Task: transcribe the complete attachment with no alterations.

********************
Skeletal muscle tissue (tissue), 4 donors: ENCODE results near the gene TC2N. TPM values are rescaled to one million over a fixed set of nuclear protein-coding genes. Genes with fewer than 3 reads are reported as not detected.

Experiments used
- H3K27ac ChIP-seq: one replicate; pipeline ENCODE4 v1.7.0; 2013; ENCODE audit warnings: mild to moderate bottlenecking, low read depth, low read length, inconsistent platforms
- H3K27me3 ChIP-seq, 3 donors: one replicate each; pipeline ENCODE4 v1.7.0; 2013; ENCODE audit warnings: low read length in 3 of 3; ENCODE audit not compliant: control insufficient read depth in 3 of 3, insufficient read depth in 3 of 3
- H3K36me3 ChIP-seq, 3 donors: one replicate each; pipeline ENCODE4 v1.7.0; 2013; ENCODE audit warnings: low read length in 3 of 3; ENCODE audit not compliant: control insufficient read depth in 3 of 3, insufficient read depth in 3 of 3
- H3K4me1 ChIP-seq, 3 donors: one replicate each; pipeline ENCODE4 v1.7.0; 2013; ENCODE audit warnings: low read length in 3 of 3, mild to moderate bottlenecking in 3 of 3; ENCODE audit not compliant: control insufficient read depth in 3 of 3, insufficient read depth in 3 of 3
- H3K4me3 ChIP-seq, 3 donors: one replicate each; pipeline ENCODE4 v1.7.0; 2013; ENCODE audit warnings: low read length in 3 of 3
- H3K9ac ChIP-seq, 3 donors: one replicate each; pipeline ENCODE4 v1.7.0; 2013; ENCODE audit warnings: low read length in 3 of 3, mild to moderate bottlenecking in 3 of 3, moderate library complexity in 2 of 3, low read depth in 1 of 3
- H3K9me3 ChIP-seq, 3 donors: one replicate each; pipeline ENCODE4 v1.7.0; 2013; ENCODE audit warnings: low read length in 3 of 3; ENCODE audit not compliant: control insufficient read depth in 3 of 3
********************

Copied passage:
Skeletal muscle tissue (tissue), 4 donors: ENCODE results near the gene TC2N. TPM values are rescaled to one million over a fixed set of nuclear protein-coding genes. Genes with fewer than 3 reads are reported as not detected.

Experiments used
- H3K27ac ChIP-seq: one replicate; pipeline ENCODE4 v1.7.0; 2013; ENCODE audit warnings: mild to moderate bottlenecking, low read depth, low read length, inconsistent platforms
- H3K27me3 ChIP-seq, 3 donors: one replicate each; pipeline ENCODE4 v1.7.0; 2013; ENCODE audit warnings: low read length in 3 of 3; ENCODE audit not compliant: control insufficient read depth in 3 of 3, insufficient read depth in 3 of 3
- H3K36me3 ChIP-seq, 3 donors: one replicate each; pipeline ENCODE4 v1.7.0; 2013; ENCODE audit warnings: low read length in 3 of 3; ENCODE audit not compliant: control insufficient read depth in 3 of 3, insufficient read depth in 3 of 3
- H3K4me1 ChIP-seq, 3 donors: one replicate each; pipeline ENCODE4 v1.7.0; 2013; ENCODE audit warnings: low read length in 3 of 3, mild to moderate bottlenecking in 3 of 3; ENCODE audit not compliant: control insufficient read depth in 3 of 3, insufficient read depth in 3 of 3
- H3K4me3 ChIP-seq, 3 donors: one replicate each; pipeline ENCODE4 v1.7.0; 2013; ENCODE audit warnings: low read length in 3 of 3
- H3K9ac ChIP-seq, 3 donors: one replicate each; pipeline ENCODE4 v1.7.0; 2013; ENCODE audit warnings: low read length in 3 of 3, mild to moderate bottlenecking in 3 of 3, moderate library complexity in 2 of 3, low read depth in 1 of 3
- H3K9me3 ChIP-seq, 3 donors: one replicate each; pipeline ENCODE4 v1.7.0; 2013; ENCODE audit warnings: low read length in 3 of 3; ENCODE audit not compliant: control insufficient read depth in 3 of 3